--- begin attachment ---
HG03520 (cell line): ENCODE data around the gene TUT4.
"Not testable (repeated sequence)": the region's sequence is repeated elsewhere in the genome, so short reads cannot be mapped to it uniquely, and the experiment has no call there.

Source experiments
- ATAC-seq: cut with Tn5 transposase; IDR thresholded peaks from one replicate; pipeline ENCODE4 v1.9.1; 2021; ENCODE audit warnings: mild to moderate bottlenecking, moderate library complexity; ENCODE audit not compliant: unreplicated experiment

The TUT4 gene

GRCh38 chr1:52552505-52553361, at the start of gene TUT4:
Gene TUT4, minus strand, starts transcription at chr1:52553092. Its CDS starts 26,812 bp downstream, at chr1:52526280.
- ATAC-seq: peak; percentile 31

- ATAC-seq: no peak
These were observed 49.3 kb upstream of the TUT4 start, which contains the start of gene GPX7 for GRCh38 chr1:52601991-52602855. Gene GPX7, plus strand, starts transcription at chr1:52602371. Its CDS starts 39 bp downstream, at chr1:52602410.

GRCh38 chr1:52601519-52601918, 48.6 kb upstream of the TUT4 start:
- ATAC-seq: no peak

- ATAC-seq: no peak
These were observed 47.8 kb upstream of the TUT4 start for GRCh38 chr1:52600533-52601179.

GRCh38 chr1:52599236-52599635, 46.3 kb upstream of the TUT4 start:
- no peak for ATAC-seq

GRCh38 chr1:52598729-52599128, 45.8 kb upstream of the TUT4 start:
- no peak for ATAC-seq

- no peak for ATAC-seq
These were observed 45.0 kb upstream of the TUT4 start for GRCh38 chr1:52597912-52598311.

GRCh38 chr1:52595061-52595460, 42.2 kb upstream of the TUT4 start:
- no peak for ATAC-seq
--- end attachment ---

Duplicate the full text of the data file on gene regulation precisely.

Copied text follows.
HG03520 (cell line): ENCODE data around the gene TUT4.
"Not testable (repeated sequence)": the region's sequence is repeated elsewhere in the genome, so short reads cannot be mapped to it uniquely, and the experiment has no call there.

Source experiments
- ATAC-seq: cut with Tn5 transposase; IDR thresholded peaks from one replicate; pipeline ENCODE4 v1.9.1; 2021; ENCODE audit warnings: mild to moderate bottlenecking, moderate library complexity; ENCODE audit not compliant: unreplicated experiment

The TUT4 gene

GRCh38 chr1:52552505-52553361, at the start of gene TUT4:
Gene TUT4, minus strand, starts transcription at chr1:52553092. Its CDS starts 26,812 bp downstream, at chr1:52526280.
- ATAC-seq: peak; percentile 31

- ATAC-seq: no peak
These were observed 49.3 kb upstream of the TUT4 start, which contains the start of gene GPX7 for GRCh38 chr1:52601991-52602855. Gene GPX7, plus strand, starts transcription at chr1:52602371. Its CDS starts 39 bp downstream, at chr1:52602410.

GRCh38 chr1:52601519-52601918, 48.6 kb upstream of the TUT4 start:
- ATAC-seq: no peak

- ATAC-seq: no peak
These were observed 47.8 kb upstream of the TUT4 start for GRCh38 chr1:52600533-52601179.

GRCh38 chr1:52599236-52599635, 46.3 kb upstream of the TUT4 start:
- no peak for ATAC-seq

GRCh38 chr1:52598729-52599128, 45.8 kb upstream of the TUT4 start:
- no peak for ATAC-seq

- no peak for ATAC-seq
These were observed 45.0 kb upstream of the TUT4 start for GRCh38 chr1:52597912-52598311.

GRCh38 chr1:52595061-52595460, 42.2 kb upstream of the TUT4 start:
- no peak for ATAC-seq